Originally created 02/09/02

Fleury's emotions in check?



Theo Fleury's emotional explosions are being overlooked by his Canadian Olympic teammates, partly because no one knows exactly what's going on and partly because Fleury can still play.

The New York Rangers forward has admitted to nagging but unspecified "personal problems" this season, saying they are unrelated to his previous battle with substance abuse.

This season, he has - among other things - made a vulgar gesture at New York Islanders fans, punched a mascot and, most recently, got in a war of words with U.S. Olympic captain Chris Chelios in Detroit.

Steve Yzerman, Detroit's captain and a two-time Canadian Olympian, was asked if he's worried about Fleury going into the Games.

"Not really," he said. "You know, Theo - controversial is not the right word, but he's been the center of attention for a lot of different reasons over the course of his career. I don't think that it necessarily affects his play.

"I don't really know what's going on off ice with him," he added. "He's played pretty well this year, I know that."

Yzerman thinks Fleury could be aided by the lack of distractions in the Olympic Village.

"It's a 10-day stretch of six games where you're playing hockey," Yzerman said. "You don't have a lot of time for other things. No, it's not a concern. I'm assuming he'll be there ready to play."

Wayne Gretzky, Team Canada's executive director, also gave Fleury a vote of confidence.

"I still believe that Theo is going to be a big part of the success of this team," Gretzky said at the All-Star game last Saturday, before Fleury's latest incident.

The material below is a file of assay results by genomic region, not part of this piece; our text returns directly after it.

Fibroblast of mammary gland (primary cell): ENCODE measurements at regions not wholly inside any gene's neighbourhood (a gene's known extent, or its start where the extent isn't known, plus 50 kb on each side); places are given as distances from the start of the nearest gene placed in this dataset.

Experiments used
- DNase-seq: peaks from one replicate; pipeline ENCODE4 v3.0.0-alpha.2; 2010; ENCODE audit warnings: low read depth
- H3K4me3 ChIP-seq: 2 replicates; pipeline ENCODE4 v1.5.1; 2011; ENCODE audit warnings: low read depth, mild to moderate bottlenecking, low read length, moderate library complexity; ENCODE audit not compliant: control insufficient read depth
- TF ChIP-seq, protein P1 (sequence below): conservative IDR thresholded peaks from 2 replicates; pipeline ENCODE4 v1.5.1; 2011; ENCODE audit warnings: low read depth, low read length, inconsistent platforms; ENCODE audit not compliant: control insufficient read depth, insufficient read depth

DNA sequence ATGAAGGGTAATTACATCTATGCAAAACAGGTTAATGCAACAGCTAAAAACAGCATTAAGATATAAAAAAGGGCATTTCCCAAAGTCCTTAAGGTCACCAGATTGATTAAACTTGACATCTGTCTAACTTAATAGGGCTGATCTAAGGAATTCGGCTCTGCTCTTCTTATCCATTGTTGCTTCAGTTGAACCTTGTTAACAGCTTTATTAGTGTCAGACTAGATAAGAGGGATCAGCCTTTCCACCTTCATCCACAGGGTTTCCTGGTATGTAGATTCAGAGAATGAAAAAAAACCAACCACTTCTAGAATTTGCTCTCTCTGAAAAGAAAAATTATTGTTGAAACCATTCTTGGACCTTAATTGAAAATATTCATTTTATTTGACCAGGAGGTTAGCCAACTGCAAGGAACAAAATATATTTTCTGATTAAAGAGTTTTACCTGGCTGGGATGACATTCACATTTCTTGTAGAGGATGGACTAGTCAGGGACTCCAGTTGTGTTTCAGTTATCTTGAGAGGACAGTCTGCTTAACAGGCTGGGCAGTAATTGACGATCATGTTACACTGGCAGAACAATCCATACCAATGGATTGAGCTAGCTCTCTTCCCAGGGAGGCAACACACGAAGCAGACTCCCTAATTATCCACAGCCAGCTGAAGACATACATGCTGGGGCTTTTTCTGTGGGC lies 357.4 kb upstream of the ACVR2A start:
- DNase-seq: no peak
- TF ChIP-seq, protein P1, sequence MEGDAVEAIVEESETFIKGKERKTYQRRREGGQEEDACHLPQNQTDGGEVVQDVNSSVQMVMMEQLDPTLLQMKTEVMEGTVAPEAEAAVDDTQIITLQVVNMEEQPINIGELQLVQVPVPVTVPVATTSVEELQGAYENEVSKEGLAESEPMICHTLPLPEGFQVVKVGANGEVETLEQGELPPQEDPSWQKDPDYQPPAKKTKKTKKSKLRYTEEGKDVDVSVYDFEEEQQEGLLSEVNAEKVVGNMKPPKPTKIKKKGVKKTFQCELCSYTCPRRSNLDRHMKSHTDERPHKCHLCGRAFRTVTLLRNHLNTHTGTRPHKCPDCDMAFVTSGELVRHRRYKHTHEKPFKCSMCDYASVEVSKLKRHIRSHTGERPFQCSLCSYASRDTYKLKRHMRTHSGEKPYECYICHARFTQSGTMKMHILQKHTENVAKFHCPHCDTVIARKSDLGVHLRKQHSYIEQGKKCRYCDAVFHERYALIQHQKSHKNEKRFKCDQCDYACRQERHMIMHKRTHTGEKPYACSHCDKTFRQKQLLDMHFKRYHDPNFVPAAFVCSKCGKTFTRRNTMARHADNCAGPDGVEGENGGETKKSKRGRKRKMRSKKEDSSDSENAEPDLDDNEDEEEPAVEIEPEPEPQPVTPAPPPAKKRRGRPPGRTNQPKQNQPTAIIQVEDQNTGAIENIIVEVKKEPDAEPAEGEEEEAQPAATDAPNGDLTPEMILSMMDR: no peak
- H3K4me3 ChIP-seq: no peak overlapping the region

During Detroit's 3-1 win over New York on Wednesday, Fleury was insulted by something Chelios said, calling it "very, very personal."

He threatened to call the league the next day, but as of early evening Thursday, he had not.

Chelios felt Fleury was overreacting, saying Fleury is "bringing this upon himself."

NHL spokesman Frank Brown said it's unlikely Chelios would be reprimanded unless a referee or linesman could verify he was out of line.

"Absent that, it's almost impossible to settle a 'he-said, she-said,"' Brown said.

The league is vigilant about punishing racial slurs, but if Fleury is complaining pokes at his substance abuse problem, he might not find a sympathetic ear.

Against the Islanders in January, Fleury made an obscene gesture to fans, one of whom was wearing a No. 14 jersey with "Crackhead" on the back.

Fleury, who claimed he never used crack cocaine, said the fans had crossed the line, but the league determined it was Fleury who deserved a $1,000 fine.